Swati Korabu, Rajani Nair, Chaitrali Pawar, Rohit Shah, Priyanka Jadhav, Bhakti Chorghe
Swati Korabu1*, Rajani Nair2, Chaitrali Pawar2, Rohit Shah1, Priyanka Jadhav1,
1Sinhgad College of Pharmacy, Vadgaon (Bk), Pune - 411 041
2RMP’s Bhalchandra College of Pharmacy, Gorhe (Kd), Pune - 411 042
Volume - 6,
Issue - 3,
Year - 2013
Selenium (Se) is derived from the Greek word ‘selene’ meaning moon goddess. It was discovered by Jacob Berzelius of Sweden in 1817. Se (The Greek goddess of moon) is a metalloid element with atomic number 34 and an average relative atomic mass of 78.96, melting-point at about 220.5 °C, boiling-point at about 684.9 °C. It belongs to the sulphur family of elements (which also includes oxygen, tellurium and polonium), and has some common properties with sulphur, including valency and the ability to form covalent bonds with carbon. Se is specifically incorporated into proteins in the form of selenocysteine and non-specifically incorporated as selenomethionine in place of methionine. The effects of Se compounds on cells are strictly compositional and concentration-dependent. Selenium is a trace mineral found in soil, water, and some foods. It is an essential element in several metabolic pathways.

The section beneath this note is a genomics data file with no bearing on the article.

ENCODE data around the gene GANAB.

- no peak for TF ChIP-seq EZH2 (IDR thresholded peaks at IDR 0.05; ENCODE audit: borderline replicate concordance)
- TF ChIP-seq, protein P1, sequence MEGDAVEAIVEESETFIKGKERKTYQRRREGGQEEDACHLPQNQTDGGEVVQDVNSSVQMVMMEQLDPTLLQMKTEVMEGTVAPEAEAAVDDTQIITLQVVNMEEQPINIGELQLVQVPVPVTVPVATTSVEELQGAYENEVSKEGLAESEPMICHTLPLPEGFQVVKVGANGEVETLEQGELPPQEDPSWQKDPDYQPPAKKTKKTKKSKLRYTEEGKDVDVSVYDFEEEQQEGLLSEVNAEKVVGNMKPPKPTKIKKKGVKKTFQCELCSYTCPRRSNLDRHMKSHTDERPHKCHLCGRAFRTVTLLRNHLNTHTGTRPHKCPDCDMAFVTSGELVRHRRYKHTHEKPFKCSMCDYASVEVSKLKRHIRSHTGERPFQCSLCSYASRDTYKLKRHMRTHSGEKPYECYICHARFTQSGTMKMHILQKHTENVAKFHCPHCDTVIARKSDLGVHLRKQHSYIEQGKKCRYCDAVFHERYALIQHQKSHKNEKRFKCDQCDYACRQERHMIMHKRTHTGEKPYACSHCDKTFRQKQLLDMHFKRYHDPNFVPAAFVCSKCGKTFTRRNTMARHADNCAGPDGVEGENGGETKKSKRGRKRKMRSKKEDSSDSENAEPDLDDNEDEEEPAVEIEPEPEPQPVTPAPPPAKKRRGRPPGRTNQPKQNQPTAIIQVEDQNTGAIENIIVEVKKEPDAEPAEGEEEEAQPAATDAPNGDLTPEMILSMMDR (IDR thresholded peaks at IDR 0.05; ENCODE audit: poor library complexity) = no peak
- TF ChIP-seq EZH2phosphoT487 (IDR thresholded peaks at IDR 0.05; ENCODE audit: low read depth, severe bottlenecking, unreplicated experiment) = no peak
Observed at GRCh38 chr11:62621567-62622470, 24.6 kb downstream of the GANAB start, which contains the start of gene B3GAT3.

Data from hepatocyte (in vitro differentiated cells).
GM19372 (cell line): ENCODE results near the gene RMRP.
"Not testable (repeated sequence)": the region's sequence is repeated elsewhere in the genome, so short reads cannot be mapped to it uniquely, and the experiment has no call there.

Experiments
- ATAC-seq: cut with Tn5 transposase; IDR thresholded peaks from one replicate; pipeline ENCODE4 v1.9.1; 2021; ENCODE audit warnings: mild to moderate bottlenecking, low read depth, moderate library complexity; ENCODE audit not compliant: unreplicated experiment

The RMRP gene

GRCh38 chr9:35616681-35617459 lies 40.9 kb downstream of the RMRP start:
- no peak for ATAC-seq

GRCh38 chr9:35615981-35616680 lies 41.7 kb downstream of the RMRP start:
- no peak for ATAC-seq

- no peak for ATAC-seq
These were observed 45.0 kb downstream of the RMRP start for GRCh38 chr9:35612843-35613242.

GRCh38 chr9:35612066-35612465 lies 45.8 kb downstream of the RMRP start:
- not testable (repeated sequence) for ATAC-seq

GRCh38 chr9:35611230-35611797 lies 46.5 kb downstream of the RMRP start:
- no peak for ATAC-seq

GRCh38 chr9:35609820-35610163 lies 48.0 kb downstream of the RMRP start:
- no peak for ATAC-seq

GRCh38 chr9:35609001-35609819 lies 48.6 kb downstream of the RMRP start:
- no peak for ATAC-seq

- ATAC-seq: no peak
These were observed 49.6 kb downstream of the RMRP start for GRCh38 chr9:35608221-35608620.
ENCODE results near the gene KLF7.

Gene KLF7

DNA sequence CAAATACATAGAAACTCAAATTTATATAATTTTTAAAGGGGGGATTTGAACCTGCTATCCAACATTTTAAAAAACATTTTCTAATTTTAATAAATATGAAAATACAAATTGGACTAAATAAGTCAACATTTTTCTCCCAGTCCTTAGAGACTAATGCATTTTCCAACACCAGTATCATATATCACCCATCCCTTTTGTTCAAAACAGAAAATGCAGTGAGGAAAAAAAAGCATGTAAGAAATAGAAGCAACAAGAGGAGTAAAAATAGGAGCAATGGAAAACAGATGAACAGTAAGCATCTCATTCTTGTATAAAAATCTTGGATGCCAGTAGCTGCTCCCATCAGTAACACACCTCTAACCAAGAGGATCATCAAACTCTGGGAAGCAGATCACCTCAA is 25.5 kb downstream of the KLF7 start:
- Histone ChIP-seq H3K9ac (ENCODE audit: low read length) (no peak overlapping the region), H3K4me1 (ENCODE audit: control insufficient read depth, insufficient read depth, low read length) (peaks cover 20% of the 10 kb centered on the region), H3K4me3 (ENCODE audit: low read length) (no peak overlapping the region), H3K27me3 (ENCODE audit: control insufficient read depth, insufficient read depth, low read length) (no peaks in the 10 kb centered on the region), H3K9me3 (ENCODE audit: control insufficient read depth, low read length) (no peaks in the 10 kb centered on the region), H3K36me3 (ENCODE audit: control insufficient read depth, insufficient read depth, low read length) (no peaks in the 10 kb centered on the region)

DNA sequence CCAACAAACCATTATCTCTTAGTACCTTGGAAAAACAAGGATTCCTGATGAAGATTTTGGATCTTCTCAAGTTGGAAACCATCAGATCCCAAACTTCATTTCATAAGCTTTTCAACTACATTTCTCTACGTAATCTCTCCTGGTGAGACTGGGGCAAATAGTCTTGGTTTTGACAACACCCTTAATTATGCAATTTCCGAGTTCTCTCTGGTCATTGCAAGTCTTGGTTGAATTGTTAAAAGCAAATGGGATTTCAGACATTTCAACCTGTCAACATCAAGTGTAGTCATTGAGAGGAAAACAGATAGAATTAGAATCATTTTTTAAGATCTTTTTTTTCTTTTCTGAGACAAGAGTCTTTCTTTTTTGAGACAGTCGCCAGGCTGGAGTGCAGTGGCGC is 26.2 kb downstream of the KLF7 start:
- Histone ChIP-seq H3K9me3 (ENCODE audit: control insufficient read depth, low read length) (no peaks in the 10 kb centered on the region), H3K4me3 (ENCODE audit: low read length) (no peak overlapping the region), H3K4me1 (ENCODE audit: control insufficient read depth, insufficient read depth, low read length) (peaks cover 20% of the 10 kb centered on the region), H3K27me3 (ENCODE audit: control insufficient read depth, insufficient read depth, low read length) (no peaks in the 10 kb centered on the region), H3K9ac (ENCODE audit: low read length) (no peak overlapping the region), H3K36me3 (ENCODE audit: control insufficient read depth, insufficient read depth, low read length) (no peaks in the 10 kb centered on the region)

Cite this article:
Swati Korabu, Rajani Nair, Chaitrali Pawar, Rohit Shah, Priyanka Jadhav, Bhakti Chorghe. Selenium as an Antioxidant: A Review. Asian J. Research Chem. 6(3): March 2013; Page 278-285.